may elicit higher involvement and therefore energy expendi-
Key Themes for Game Designers Interested
ture, as well as the potential for exergames to teach sports
in Changing Behaviors
skills that may be transferred to authentic play (although both
topics are underdeveloped in research). 1. Serious games are (often) boring
It is difficult to create a serious game that excites a child or
‘‘Perceptual and cognitive effects of action video game
adolescent, particularly because the market is flooded with
experience’’ (Chapter 3)
commercial products that are sophisticated and appealing
Dr. Shawn Green of the University of Wisconsin, Madi- but largely lack a serious games focus. Yet many elements
son, contributed a chapter on the utility of digital games to of the commercially successful games can be incorporated
promote cognitive health. Dr. Green is an excellent choice into serious games and games for health—including fantasy,
to provide this overview, given his and his colleague’s challenge, interactivity, agency/control, feedback, and im-
Dr. Daphne Bavelier’s extensive work documenting the mersion/flow. As noted in Chapter 5, aspects of digital games
cognitive outcomes of action (i.e., ‘‘first person shooter’’) would make for an ideal learning environment, including
videogame play. Although focused on cognitive change not lack of fear of failure, leveling up, acquiring mastery skills,
behavior change, Dr. Green’s overview of the literature and behavioral persistence that produces lengthy time on task.
provides foundational knowledge for games for health de- The formal features of gaming, which are the production
signers to understand the perceptually salient and attractive techniques used to engage attention and encourage inter-
aspects of digital games. Digital games immerse players with activity (Chapter 8), provide perceptual salience. Although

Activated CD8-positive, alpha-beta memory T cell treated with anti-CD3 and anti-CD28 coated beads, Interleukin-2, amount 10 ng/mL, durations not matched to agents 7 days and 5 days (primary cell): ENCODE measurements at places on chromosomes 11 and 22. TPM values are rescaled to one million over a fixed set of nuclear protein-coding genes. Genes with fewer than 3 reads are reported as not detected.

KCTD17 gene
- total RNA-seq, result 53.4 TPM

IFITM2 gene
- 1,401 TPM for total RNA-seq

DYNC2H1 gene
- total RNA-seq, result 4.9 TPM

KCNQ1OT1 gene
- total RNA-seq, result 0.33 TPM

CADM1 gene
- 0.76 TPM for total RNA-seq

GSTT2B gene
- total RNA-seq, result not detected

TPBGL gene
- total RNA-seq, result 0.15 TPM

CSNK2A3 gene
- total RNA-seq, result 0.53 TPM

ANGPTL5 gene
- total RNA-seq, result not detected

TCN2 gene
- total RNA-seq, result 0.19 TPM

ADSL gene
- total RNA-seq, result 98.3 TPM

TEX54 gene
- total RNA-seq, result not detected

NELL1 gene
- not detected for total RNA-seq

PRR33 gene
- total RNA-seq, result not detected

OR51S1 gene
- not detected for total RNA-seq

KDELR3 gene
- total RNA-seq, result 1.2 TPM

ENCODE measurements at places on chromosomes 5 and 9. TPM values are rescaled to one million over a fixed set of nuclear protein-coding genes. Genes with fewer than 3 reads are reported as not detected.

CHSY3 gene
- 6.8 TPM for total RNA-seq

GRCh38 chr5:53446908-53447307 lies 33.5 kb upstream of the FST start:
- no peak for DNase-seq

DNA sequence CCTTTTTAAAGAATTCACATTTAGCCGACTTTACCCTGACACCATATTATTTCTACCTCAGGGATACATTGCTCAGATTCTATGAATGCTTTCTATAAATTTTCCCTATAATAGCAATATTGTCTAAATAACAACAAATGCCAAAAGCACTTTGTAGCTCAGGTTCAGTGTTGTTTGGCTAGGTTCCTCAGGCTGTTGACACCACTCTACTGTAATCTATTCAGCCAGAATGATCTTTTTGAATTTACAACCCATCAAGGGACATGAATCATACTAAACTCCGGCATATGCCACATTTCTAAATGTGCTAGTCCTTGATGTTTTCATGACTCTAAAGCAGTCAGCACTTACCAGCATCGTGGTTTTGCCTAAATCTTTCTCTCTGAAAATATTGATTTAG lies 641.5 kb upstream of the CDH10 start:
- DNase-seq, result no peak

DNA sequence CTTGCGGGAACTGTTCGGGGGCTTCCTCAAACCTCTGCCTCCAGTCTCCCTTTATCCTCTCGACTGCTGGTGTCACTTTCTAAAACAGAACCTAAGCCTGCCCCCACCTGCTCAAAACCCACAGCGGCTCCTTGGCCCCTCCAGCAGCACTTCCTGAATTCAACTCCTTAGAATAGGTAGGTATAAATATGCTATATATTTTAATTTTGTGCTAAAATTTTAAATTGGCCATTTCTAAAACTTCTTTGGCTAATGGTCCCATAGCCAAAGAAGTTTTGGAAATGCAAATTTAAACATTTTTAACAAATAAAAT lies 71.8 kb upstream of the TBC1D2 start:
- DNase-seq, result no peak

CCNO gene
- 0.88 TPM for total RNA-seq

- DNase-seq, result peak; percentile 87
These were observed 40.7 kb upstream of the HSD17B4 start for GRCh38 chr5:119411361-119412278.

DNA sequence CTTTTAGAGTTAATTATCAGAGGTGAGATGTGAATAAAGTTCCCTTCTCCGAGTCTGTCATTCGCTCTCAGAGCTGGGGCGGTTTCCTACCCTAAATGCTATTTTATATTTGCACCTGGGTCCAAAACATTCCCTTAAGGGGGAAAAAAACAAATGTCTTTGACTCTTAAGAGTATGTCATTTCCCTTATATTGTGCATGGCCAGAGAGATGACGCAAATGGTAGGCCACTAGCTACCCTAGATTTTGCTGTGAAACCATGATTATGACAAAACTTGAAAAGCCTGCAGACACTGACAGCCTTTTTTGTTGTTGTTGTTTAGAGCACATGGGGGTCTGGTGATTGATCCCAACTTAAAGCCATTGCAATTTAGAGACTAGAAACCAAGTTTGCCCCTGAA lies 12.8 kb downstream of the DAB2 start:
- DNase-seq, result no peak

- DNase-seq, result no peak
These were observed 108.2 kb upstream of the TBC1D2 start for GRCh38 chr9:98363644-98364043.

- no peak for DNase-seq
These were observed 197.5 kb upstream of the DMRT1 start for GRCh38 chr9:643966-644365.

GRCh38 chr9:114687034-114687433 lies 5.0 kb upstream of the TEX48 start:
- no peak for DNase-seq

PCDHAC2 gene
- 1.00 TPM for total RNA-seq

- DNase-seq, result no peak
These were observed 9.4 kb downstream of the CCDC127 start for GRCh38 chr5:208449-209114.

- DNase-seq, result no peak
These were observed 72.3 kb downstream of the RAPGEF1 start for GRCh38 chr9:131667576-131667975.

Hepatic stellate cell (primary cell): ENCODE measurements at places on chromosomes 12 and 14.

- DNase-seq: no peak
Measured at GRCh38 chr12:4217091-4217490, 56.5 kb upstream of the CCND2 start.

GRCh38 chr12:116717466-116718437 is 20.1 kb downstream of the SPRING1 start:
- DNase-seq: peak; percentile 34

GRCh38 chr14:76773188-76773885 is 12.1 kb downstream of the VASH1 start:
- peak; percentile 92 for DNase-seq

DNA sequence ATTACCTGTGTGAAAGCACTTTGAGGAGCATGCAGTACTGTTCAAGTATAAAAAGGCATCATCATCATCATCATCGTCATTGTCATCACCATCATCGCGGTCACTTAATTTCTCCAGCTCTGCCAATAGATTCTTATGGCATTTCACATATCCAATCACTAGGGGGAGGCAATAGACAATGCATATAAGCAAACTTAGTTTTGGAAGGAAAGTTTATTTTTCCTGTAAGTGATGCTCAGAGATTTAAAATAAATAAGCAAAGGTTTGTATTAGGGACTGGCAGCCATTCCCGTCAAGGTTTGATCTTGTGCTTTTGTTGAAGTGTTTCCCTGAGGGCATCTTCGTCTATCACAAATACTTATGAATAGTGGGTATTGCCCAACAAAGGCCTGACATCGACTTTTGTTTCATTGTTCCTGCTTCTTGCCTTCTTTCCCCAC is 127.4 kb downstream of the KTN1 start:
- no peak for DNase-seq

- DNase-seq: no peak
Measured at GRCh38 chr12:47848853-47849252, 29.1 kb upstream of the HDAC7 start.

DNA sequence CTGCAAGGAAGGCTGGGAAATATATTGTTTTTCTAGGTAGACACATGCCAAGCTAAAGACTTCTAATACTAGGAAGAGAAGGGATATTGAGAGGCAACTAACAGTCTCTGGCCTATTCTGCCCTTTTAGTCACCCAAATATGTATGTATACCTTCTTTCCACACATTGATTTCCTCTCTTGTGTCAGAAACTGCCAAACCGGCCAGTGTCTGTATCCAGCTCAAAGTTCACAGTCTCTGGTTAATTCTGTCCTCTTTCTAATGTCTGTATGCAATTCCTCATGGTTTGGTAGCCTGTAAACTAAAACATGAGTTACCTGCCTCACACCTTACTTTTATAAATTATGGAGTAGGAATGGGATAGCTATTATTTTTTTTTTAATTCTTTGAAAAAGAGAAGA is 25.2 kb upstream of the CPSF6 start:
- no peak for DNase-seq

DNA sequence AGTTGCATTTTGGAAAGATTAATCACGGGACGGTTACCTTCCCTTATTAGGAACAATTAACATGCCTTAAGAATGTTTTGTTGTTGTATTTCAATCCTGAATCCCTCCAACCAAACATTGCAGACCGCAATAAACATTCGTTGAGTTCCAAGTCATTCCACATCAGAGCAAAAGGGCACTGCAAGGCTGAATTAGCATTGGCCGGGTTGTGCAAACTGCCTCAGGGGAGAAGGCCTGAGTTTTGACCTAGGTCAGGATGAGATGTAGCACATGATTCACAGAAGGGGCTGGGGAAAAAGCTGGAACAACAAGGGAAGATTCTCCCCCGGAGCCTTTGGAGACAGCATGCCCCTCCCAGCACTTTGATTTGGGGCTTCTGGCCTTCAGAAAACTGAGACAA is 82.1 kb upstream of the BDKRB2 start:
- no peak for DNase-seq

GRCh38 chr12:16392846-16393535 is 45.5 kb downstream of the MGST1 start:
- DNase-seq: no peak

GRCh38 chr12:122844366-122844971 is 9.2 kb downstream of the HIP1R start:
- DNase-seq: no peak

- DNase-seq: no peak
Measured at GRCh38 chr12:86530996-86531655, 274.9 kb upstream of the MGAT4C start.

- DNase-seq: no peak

sensory information that leads to physiological and cognitive most often auditory or visual, salient techniques may also be
arousal. For instance, temporal and spatial unpredictability kinesthetic, such as in an exergame when the player’s body
and the demand for quick reaction time make games en- controls the on-screen activities. Chapter 19 provides hints to
gaging and challenging. It is important that the author dis- designers on how to craft a motivating game, such as by
suades educational game designers from using a ‘‘chocolate creating real-life simulations with a touch of fantasy, using
covered broccoli’’ approach—in other words, using ‘‘practice- leader boards to incentivize competition, and following the
makes-perfect’’ repetitive structure when teaching educa- MUSIC model of academic motivation (make learners feel

eMpowered, make content Useful, make players Successful, with another player, or merely to pass the time. Under-
ensure they are Interested, and promote Caring within the standing the various reasons that players are drawn to games
play environment). The ‘‘take home’’ message is, if a game is can help designers to use a variety of engaging experiences
boring, it will not be played. that address each individual’s needs. Dr. Douglas Gentile of
Iowa State University and his colleagues (Chapter 9) further
2. Games should match player skills and interests describe learning theories from psychology, including ha-
bituation, classical conditioning, operant conditioning, and
As Dr. John Sherry of Michigan State University states
observational learning, that designers can use to elicit be-
eloquently in Chapter 8, games will be motivating when
havior change, at least while the player is actually playing
designers have balanced the cognitive demands within an
the game. Other theories explored in the book that are cer-
attractive, challenging environment that aligns with the
tainly relevant for games for health designers include social
player’s expectations and experiences. It is difficult to create
cognitive theory, social determination theory, and interest
gaming content that will match each individual player’s
theory—all used to tap into what motivates a player to want
skills. If a game is too hard or too easy, the player may be
to play and how gameplay affects a player’s outcomes re-
disillusioned and unmotivated to play. Although the author
lated to learning or behavior change.
focuses primarily on traditional learning outcomes, this ob-